Sunday, June 24, 2012

The Letter / Concert Review

The Letter (from the album Tigerlily)

If I ever write this letter
the pages I could write
but I don't know where to send it
you have vanished
heaven knows where you live
heaven only knows 

If I ever write this letter
bitter words it would contain
just an unrequited lover
wishing she had never
spoken your name
had never known your name 

But if I write this letter
the truth it would reveal
knowing you brought me pleasure
how I'll often treasure
moments that we knew
the precious and the few 

"I'm going to cry tonight," I told my husband as we ate dinner before last week's concert. "I know," he said, unaffected. "It's okay." For me, though, it wasn't a warning so much as a resigned acceptance of the inevitable.

I hate crying. I'm not a person who subscribes to the notion that there is such a thing as a "good" cry or that crying will somehow make you feel better. This is primarily for two reasons: 1) Within 15 seconds of starting to cry, my sinuses shut down the exits so fast I practically suffocate. This results in crying that is not only stressful but also extremely unappealing - cry snorting, basically. And then about 15 minutes after I stop crying, the sinus activity starts working in the opposite direction. That's as graphic as I'll get. 2) I rarely, if ever, feel better after I cry. I feel emotionally and physically drained and usually more upset after the crying than before it.

The problem with this, of course, is that I cry incredibly easily. It's something that's developed in the last few years. When I was younger, I could almost always maintain my composure. Even if my eyes started to fill with tears, I could somehow suck them back in. But now it's gone the other way. I can well up at record speed just thinking about any number of things, beautiful or tragic. It's like my super power. Super crying.

But four songs into Natalie's performance that night, as she reached the emotional apex of Beloved Wife, it was my husband wiping tears from his face. And Natalie too. But not me. I was moved. But I was not crying. And I felt pretty smug about it.

The concert has given me a lot to talk about. Today I want to share some of my impressions of the concert, but I'll be sprinkling in more details in future posts. Let's get started:

The human. One rule I set for myself when I started this blog was that I was going to avoid allowing my writing to be about anything other than Natalie Merchant's work, as opposed to Natalie Merchant the person. The reasoning for this is pretty simple - I don't know Natalie Merchant and know hardly anything about her outside what I've read in interviews. I've included observations about her personality only as it pertains to the songs I am discussing on any given post. I know it will sound a little (or a lot) pretentious to say this, but I just don't want anything on this blog to ever give off the air of gossip, or worse, hero worship.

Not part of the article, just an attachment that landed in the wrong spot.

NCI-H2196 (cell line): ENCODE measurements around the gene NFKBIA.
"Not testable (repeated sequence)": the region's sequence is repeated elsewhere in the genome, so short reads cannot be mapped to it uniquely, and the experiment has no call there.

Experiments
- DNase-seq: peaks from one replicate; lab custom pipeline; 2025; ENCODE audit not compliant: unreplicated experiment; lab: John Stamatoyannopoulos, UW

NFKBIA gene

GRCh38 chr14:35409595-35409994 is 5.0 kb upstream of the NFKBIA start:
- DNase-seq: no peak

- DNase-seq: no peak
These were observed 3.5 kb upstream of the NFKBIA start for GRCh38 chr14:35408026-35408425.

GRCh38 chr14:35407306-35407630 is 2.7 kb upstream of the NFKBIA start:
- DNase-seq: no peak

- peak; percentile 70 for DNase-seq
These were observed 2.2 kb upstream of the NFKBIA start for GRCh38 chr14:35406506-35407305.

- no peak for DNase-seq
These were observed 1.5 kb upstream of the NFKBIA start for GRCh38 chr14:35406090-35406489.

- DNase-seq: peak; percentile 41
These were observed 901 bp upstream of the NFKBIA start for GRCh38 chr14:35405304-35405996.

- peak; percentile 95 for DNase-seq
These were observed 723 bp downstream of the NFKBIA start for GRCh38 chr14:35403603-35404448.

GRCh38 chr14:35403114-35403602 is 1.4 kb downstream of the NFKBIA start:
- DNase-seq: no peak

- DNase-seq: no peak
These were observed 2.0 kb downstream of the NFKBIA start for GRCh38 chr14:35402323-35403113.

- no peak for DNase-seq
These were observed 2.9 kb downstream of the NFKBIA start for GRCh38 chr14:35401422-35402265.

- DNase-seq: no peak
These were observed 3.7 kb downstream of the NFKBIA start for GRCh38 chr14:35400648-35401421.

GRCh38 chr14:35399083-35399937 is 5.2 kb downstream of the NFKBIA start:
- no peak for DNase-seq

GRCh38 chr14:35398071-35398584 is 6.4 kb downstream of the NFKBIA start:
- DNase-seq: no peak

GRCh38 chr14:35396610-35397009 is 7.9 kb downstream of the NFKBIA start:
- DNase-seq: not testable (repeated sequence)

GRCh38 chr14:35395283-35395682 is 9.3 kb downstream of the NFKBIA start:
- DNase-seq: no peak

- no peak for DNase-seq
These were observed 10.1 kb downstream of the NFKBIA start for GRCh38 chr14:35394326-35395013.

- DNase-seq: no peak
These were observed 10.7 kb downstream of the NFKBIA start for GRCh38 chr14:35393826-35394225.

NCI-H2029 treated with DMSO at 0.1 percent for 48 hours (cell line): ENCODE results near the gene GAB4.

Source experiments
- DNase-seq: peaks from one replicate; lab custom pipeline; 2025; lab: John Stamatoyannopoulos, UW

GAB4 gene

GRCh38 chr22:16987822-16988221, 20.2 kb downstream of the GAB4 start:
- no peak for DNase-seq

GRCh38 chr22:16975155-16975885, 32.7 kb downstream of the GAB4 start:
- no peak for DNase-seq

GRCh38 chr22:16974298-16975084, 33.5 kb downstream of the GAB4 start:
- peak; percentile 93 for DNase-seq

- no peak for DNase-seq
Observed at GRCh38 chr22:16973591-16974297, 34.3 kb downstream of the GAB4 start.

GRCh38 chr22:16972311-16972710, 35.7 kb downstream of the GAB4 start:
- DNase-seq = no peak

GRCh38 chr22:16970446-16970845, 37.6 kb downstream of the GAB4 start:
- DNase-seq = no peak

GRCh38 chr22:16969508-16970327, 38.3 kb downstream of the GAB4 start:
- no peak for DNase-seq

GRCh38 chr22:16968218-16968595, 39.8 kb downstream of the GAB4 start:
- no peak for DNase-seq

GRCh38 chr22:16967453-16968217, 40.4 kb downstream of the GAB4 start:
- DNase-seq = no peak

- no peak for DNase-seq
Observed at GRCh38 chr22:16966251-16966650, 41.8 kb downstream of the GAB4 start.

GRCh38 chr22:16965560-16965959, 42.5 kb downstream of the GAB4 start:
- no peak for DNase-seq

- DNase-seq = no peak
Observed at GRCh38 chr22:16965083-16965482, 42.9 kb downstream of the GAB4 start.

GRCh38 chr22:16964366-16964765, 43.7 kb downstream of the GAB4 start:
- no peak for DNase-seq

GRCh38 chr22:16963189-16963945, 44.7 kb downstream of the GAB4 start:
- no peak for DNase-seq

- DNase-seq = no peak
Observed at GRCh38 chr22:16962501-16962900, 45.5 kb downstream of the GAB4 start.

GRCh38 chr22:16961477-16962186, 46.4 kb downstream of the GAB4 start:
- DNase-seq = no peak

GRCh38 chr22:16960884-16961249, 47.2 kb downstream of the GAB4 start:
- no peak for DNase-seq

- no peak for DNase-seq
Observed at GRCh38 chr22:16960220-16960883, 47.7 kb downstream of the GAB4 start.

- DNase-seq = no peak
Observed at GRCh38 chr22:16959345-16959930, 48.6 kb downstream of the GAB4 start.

That long-winded statement was basically my way of saying, "I'm going to cheat now." But just briefly.

Lately, every newspaper piece I read about Natalie and every concert review a reader emails me all mention the same detail - Natalie has gray hair now. It's kind of weird to me that it gets mentioned so consistently and it started kind of getting on my nerves, even though it's never mentioned with any negativity. I guess I just wondered why it was such a big deal. But lately I've noticed that I've been inextricably drawn to every image I see of an actress or female entertainer, in print or on film, that looks noticeably like she is aging. When I see an actress with wrinkles around her eyes and mouth, I find myself thinking, "She's so beautiful." It's just so rare anymore to see female celebrities that look like they aren't airbrushed and plasticized. They look so...human.

And so, sitting just a few feet away from Natalie that night, I could understand why people can't stop talking about the hair thing. It's fascination. And, I think, enthrallment. Natalie Merchant looks just like a member of the human race. I can't think of anything more beautiful than that.

The voice. Natalie sounded better than she ever has to me and I think the reason really has to do with the accompaniment and the setting. I especially marveled at her performance of Henry Darger. I can't think of any song in Natalie's catalogue that requires her to sing at so high a pitch. It was the first time I heard her perform that song live and I found my body actually getting tense, wondering how she could hit those notes now, some 10+ years after she recorded the song. Shouldn't it be harder to sing higher as your voice ages? I guess not in her case. She hit every note so precisely. It was amazing.